Always chasing things. My stomach is decidedly on edge about going away, and there are still so many things I need to get done before I feel ready to go. And I do know it’s stupid, and I do know there’s not really any reason to feel like this. We’ve got a load of disposable facemasks for the flight and bus rides. We’ll keep ourselves to ourselves. Just the sun, the sea, and us. Oh, I do love a cliché.
And, yes, there is a lot of the workaholic syndrome in this. When I walked in here this morning after my customary Sunday morning lie-in, I did wonder what I will do without having this place (prison and sanctuary and creative workshop and day job engine room) to go to. It’s unhealthy, I agree, but it’s the way I’m built, and I have, over the years, tried to change this total focus, almost to the exclusion of all else, on doing, on working. I remember, in a previous life, in a previous job, where I was running a department of permanently-employed people, as well as a group of about ten or so lovely freelancers, and the freelancers always went to my boss, the Managing Director, if they had an issue that would keep them away from work because “Richard will just say work’s more important than anything else,” and MD was seen to be a softer touch than me. Not something I’m proud of, and not something I recognise now, as family always has to be the priority (even for me, and even with all the emotional and financial stresses that brings with it).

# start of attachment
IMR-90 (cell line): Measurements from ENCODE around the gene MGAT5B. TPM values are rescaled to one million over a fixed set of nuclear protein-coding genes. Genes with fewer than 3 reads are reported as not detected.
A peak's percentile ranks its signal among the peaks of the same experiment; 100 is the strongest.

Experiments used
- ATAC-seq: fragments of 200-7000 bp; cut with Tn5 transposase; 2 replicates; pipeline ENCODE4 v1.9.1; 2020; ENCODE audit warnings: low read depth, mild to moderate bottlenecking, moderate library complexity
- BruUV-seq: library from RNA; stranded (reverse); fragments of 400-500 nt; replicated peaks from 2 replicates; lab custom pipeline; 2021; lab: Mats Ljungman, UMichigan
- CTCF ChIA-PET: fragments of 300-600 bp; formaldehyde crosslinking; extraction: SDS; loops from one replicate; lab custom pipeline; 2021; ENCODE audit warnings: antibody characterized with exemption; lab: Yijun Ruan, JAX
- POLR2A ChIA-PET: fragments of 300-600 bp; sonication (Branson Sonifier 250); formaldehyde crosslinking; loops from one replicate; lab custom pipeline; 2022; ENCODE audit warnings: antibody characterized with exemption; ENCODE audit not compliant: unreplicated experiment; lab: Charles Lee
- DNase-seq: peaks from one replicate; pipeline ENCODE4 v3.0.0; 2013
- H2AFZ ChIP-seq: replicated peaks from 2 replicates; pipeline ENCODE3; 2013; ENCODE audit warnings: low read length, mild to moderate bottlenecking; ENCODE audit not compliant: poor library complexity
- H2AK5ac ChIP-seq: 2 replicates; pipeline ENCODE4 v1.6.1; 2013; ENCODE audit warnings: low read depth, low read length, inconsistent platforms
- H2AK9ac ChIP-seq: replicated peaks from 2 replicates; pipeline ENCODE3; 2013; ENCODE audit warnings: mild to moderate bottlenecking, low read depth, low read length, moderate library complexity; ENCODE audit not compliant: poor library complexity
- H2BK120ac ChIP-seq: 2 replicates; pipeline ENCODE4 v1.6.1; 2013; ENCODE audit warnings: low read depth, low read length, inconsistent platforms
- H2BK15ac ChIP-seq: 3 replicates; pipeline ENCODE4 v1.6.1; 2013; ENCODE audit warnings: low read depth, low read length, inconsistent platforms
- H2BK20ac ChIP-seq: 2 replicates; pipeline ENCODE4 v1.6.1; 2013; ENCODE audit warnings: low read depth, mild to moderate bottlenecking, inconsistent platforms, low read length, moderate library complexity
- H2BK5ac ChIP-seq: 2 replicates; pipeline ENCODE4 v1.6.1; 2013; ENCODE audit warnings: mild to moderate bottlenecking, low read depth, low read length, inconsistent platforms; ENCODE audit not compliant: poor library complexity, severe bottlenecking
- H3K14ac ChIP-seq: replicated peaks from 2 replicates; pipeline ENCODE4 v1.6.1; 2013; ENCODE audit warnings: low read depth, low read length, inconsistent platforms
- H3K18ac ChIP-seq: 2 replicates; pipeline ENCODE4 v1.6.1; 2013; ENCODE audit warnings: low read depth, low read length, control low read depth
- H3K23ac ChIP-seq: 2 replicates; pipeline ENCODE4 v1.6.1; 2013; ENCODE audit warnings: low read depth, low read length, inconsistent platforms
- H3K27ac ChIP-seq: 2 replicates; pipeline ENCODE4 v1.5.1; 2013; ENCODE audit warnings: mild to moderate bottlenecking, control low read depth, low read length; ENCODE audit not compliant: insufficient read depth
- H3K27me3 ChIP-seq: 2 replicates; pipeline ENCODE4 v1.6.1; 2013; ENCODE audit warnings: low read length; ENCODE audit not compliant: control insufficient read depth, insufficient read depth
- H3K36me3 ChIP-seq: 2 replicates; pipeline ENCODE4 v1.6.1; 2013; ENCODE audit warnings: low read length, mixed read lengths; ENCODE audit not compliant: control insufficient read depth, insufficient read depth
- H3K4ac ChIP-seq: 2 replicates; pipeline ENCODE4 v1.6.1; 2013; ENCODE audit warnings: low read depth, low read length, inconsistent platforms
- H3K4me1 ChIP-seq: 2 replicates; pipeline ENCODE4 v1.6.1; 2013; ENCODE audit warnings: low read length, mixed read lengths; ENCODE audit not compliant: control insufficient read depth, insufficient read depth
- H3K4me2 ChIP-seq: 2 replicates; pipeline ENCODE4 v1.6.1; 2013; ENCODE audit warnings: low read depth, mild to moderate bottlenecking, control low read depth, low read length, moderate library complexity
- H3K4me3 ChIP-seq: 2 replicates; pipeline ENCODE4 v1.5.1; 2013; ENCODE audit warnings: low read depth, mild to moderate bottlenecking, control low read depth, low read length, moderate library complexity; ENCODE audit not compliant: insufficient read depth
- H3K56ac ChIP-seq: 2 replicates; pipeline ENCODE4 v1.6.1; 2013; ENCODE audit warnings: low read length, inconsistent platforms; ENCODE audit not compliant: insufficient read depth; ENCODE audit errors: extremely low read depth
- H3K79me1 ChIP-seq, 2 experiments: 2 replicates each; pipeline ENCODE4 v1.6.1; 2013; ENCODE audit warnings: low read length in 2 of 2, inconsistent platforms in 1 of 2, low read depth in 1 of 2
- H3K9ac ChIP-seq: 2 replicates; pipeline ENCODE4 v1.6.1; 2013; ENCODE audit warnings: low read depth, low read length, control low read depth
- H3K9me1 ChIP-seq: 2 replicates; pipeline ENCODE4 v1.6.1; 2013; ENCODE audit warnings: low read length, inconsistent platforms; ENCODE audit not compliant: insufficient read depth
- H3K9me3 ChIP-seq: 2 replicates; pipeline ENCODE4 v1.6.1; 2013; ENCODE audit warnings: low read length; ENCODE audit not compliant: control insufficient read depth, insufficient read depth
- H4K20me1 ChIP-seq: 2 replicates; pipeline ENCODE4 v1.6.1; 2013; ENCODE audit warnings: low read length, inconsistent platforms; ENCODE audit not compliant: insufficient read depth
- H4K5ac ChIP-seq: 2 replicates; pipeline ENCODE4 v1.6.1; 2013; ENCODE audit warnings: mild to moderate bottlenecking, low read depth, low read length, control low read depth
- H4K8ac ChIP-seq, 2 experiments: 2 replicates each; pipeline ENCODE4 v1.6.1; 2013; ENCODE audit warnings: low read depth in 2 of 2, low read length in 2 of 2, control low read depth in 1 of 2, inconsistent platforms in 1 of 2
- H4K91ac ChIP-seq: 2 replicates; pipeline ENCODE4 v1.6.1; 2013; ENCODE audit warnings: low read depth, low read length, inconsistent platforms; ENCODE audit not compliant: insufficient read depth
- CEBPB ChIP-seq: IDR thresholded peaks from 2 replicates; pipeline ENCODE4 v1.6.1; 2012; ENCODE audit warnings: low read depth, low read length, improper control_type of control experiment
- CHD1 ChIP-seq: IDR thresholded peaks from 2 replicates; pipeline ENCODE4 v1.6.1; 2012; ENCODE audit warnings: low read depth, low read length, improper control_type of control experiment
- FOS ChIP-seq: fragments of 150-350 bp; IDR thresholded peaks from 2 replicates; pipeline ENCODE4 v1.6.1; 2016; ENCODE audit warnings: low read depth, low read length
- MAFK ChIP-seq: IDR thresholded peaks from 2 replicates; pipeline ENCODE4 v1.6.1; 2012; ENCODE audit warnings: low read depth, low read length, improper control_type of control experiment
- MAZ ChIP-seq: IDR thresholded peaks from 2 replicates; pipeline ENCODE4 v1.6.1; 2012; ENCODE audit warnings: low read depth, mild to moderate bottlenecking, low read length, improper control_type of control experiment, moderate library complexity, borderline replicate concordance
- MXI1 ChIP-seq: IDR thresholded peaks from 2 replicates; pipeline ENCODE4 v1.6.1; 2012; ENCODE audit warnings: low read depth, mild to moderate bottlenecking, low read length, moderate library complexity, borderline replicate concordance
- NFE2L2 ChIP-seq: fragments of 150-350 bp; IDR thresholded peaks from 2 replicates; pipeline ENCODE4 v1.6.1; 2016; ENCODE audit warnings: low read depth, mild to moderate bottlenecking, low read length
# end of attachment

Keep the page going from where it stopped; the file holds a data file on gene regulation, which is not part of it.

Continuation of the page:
Which reminds me that it’s Fathers’ Day, which, although its a commercial invention, is at least a day where so many children make huge efforts to reinforce their messages of thanks to their fathers. Their parents, actually. I’ve already been overwhelmed by our children’s wishes and blessings, and my cynicism has taken a backseat for some moments. But let’s make this a team effort. All parents everywhere have an immensely difficult job to do, and we all just do our best, and sometimes it’s not necessarily enough, and sometimes, actually, it’s too much. The fact that my childhood was very unhappy has perhaps made me go too much the other way on occasions, and actually, honestly, bounce around between both extremes too often. And my children are still dealing with the fallout from that. Is it wise to be this honest? I don’t know. But then I’m not very wise. None of us are. We all still have many life lessons to learn.
AGGIE’S ART OF HAPPINESS – CHAPTER 124
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